Following much time spent making minimal to no progress in successfully changing anyone’s mind, the question at hand would be brought to me - the shoel umaishiv. Yaakov’s body language seemed to convey an additional excitement for presenting his question to me - an authority figure with an admittedly conservative mind. Years of experience had trained me to be patient in taking the time to understanding his position fully, as well as validate its hypothetical logic, regardless of whether it was correct per se or not. Somehow, the bombastic nature and immature confidence that Yaakov projected were still a challenge for me. I managed to maintain my composure outwardly, but was plagued internally by one simple question: Didn’t he see how counterproductive this game is? How off putting it is to others?  

As an ADHD life coach, rather than a licensed therapist, I am not qualified to diagnose ADHD. Nevertheless, I am allowed to have my suspicions. It occurred to me that perhaps Yaakov has ADHD. It would explain his high level of distractibility and struggles with punctuality. It would also explain his obsession with an argument. Although ADHD names an attention deficit, the truth is that it is really a challenge in controlling one’s attention. The ADHD brain is drawn to attend to the thing on which it can most easily focus. In ADHD coaching, we refer to this as the “shiniest toy in the room.” This nature of the brain can even lead to what is referred to by many as hyperfocus - a level of focus in which one nearly becomes oblivious to their surroundings, as well as the passage of time.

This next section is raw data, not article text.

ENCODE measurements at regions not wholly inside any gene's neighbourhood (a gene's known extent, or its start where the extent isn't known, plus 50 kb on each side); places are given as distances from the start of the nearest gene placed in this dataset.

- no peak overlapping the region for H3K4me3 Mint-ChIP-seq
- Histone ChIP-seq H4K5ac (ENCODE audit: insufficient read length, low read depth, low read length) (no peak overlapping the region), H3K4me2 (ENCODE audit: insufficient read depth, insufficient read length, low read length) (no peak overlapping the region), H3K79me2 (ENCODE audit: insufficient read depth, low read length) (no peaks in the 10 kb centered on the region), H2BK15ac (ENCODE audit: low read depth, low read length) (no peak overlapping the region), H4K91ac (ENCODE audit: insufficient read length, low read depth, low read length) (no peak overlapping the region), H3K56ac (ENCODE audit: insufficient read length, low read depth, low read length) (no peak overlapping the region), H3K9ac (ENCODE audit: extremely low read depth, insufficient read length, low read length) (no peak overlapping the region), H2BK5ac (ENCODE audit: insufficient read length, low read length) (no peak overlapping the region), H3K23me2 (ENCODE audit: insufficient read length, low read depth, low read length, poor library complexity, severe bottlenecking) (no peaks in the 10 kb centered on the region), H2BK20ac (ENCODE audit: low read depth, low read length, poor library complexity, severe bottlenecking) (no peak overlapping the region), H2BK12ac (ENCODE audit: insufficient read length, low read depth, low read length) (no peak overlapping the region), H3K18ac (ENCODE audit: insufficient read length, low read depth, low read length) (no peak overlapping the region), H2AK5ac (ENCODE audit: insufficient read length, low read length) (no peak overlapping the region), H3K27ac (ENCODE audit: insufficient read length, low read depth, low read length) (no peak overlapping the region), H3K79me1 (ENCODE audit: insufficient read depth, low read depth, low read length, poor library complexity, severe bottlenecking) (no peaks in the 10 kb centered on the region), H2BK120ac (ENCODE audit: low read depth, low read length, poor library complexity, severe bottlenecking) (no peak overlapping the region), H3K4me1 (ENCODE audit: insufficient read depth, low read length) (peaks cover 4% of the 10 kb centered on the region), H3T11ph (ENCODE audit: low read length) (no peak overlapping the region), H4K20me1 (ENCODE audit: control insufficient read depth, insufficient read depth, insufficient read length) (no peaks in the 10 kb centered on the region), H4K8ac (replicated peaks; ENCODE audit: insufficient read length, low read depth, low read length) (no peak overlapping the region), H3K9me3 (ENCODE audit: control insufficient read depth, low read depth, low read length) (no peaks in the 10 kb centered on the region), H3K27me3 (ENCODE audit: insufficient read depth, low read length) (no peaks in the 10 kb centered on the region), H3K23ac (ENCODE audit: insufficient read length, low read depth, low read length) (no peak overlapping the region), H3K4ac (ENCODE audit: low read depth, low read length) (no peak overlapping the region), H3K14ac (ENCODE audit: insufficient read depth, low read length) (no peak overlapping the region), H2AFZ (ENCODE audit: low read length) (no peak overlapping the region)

Most importantly, ADHD would explain Yaakov’s style of arguing. He wanted to trigger his partner. This was not out of arrogance, spite, or even immaturity. Rather, it was the same reason why so many individuals with ADHD love roller coasters. The ADHD brain is deficient in dopamine. It therefore craves it. The brain releases dopamine when something new and exciting happens. For some this can be the thrill of a roller coaster. For Yaakov, though, it was the thrill of the debate. The more heated it got, the better. Where others seek to deescalate the unpleasantness of conflict, he would instigate for the stimulation of it.

Keeping this in mind, I was more able to keep my cool. When Yaakov would make an inflammatory remark, I would smile. After all, wasn’t that part of it just for entertainment? I was then able to avoid feeling triggered, understand the position he was presenting, and answer his question appropriately. He didn’t get the desired rise out of me, but he did get the answer to his question. Additionally, he didn’t spend that much time doing it, and returned to a much less aggravated chavrusa. In this situation, by recognizing the “why” of how Yaakov was behaving, I was able to avoid playing in to his usual dance. I didn’t give him what he wanted, but I gave him what he needed. 

Rabbi Shmuel Reich AAPC is an ADHD life coach in private practice in Monsey, NY (remote coaching also available) as well as a rebbi in Yeshivas Ohr Reuven in Suffern, NY. He can be reached for coaching of individuals or couples, as well as for speaking or writing engagements, at rsreichadhdcoach@gmail.com or 646-262-8257.